Objectification & Male Self-Esteem
For me it’s about seeking approval… the most fun and exciting and ego gratifying times in my life have been when I have embraced it and danced with it.
This reminded me of a woman who said (more like complained) that her guy seemed to get an ego-boost whenever a woman he ogled noticed him.
So I’m wondering why this is.
Because it doesn’t always work out that way.
In fact, some men feel inferior to sex goddesses who make them feel weak in the knees. Some of these guys react by hating sexy women.
I wonder if a guy might try turning the tables by objectifying — remodeling said vixen into an object — in hopes of attaining the higher status of “subject,” himself?
But the quote above sounds like the guy is having fun, not compensating for an inferiority complex.
For guys like him, maybe the ego expands because he thinks the sex goddess is dressing up for him, and enjoying revealing herself to him. “She’s offering herself up to me… She wants to turn me on.” And therein, she lifts him slightly higher than herself — since she is doing it all for him.
I wonder because a guy once told me that that’s how it worked for him.
Might make sense in light of some studies.
Researchers found that men who spend more time gazing at women are more often risk-taking and sexually compulsive. Also, guys who seek out short-term hookups (the more sexually compulsive?) tend to overestimate women’s attraction to them. And the more attractive these guys find a woman, the more attractive they think she finds them.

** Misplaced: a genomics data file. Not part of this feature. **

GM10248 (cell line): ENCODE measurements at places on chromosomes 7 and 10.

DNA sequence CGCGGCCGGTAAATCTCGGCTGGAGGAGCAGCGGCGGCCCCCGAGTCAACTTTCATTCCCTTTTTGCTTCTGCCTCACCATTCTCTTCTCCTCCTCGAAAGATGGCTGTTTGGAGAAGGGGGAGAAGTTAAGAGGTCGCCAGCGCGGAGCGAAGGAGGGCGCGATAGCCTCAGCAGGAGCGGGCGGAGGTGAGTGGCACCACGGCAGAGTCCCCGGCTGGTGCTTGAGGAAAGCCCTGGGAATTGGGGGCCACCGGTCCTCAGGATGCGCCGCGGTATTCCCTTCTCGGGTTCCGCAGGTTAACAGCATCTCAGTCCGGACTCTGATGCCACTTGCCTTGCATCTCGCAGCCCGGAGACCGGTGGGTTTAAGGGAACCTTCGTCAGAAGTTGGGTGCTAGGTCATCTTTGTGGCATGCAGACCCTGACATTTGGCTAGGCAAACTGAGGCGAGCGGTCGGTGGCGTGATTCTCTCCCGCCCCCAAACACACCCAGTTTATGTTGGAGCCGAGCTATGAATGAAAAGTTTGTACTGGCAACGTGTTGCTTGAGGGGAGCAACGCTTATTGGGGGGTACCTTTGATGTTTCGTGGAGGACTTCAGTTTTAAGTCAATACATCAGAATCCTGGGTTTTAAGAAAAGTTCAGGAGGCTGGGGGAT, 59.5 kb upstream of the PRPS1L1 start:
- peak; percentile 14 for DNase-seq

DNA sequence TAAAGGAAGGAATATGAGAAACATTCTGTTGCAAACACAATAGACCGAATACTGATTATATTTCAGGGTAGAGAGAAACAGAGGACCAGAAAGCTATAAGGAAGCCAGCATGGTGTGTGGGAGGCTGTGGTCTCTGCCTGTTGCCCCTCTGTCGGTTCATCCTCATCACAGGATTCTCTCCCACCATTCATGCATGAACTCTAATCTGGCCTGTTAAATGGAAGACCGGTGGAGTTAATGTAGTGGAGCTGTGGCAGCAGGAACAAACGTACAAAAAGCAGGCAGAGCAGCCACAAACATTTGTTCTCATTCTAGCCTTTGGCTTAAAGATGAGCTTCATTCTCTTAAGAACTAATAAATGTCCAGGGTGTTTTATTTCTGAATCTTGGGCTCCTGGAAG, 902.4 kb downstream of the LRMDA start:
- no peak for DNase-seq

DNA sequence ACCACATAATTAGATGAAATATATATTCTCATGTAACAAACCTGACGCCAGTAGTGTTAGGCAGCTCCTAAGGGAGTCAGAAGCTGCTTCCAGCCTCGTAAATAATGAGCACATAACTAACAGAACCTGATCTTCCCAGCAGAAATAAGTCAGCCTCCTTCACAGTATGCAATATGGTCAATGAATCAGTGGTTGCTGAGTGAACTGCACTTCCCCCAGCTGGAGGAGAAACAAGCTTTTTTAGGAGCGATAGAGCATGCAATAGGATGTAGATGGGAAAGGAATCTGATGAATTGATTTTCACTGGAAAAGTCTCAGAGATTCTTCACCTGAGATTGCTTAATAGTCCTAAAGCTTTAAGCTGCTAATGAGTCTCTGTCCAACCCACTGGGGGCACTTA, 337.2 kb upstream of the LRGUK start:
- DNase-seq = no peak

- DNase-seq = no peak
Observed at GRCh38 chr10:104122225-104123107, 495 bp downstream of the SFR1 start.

So ogling could well give these guys a much desired shot in the arm.
On the other hand, maybe the sexy lady just makes these guys feel good. And feeling good, he feels better about himself.
If any guys would like to chime in, I’m curious to hear your thoughts. And keep in mind that “objectify” is not the same thing as “desire” or “appreciate an attractive person.” Men who objectify don’t see women as people whose thoughts and feelings matter. And objects don’t deserve autonomy and respect, either.
Posted on September 16, 2015, in feminism, men, objectification, psychology, sex and sexuality, women and tagged feminism, men, objectification, ogling, psychology, sexuality, women. Bookmark the permalink. 34 Comments.